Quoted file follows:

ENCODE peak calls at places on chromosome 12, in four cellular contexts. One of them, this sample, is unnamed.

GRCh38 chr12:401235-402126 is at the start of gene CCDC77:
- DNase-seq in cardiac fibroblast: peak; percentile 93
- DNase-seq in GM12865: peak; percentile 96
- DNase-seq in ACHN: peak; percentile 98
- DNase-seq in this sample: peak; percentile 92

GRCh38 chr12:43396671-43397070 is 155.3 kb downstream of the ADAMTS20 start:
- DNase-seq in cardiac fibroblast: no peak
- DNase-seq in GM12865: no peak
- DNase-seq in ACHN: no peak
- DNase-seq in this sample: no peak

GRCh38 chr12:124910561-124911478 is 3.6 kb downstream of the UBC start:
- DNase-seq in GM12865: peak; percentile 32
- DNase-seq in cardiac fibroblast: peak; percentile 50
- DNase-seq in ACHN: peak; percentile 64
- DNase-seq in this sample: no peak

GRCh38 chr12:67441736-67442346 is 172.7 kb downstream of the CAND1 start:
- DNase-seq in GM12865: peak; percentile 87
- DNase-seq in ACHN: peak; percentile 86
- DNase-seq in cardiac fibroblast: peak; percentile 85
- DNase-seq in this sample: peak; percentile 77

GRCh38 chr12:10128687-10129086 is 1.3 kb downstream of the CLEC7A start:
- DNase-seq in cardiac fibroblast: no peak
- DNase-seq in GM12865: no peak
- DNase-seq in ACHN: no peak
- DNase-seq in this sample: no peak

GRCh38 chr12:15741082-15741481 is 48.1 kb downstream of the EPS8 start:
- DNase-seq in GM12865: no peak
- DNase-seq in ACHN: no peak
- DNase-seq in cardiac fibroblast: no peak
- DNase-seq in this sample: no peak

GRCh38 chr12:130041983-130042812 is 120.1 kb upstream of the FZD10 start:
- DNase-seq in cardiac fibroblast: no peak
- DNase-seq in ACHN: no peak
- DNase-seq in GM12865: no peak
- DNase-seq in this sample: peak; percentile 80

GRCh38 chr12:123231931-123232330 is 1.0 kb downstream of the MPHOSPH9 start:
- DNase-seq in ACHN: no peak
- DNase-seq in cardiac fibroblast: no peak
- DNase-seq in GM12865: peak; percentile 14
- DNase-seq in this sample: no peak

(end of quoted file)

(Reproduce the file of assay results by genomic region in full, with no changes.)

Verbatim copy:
ENCODE peak calls at places on chromosome 12, in four cellular contexts. One of them, this sample, is unnamed.

GRCh38 chr12:401235-402126 is at the start of gene CCDC77:
- DNase-seq in cardiac fibroblast: peak; percentile 93
- DNase-seq in GM12865: peak; percentile 96
- DNase-seq in ACHN: peak; percentile 98
- DNase-seq in this sample: peak; percentile 92

GRCh38 chr12:43396671-43397070 is 155.3 kb downstream of the ADAMTS20 start:
- DNase-seq in cardiac fibroblast: no peak
- DNase-seq in GM12865: no peak
- DNase-seq in ACHN: no peak
- DNase-seq in this sample: no peak

GRCh38 chr12:124910561-124911478 is 3.6 kb downstream of the UBC start:
- DNase-seq in GM12865: peak; percentile 32
- DNase-seq in cardiac fibroblast: peak; percentile 50
- DNase-seq in ACHN: peak; percentile 64
- DNase-seq in this sample: no peak

GRCh38 chr12:67441736-67442346 is 172.7 kb downstream of the CAND1 start:
- DNase-seq in GM12865: peak; percentile 87
- DNase-seq in ACHN: peak; percentile 86
- DNase-seq in cardiac fibroblast: peak; percentile 85
- DNase-seq in this sample: peak; percentile 77

GRCh38 chr12:10128687-10129086 is 1.3 kb downstream of the CLEC7A start:
- DNase-seq in cardiac fibroblast: no peak
- DNase-seq in GM12865: no peak
- DNase-seq in ACHN: no peak
- DNase-seq in this sample: no peak

GRCh38 chr12:15741082-15741481 is 48.1 kb downstream of the EPS8 start:
- DNase-seq in GM12865: no peak
- DNase-seq in ACHN: no peak
- DNase-seq in cardiac fibroblast: no peak
- DNase-seq in this sample: no peak

GRCh38 chr12:130041983-130042812 is 120.1 kb upstream of the FZD10 start:
- DNase-seq in cardiac fibroblast: no peak
- DNase-seq in ACHN: no peak
- DNase-seq in GM12865: no peak
- DNase-seq in this sample: peak; percentile 80

GRCh38 chr12:123231931-123232330 is 1.0 kb downstream of the MPHOSPH9 start:
- DNase-seq in ACHN: no peak
- DNase-seq in cardiac fibroblast: no peak
- DNase-seq in GM12865: peak; percentile 14
- DNase-seq in this sample: no peak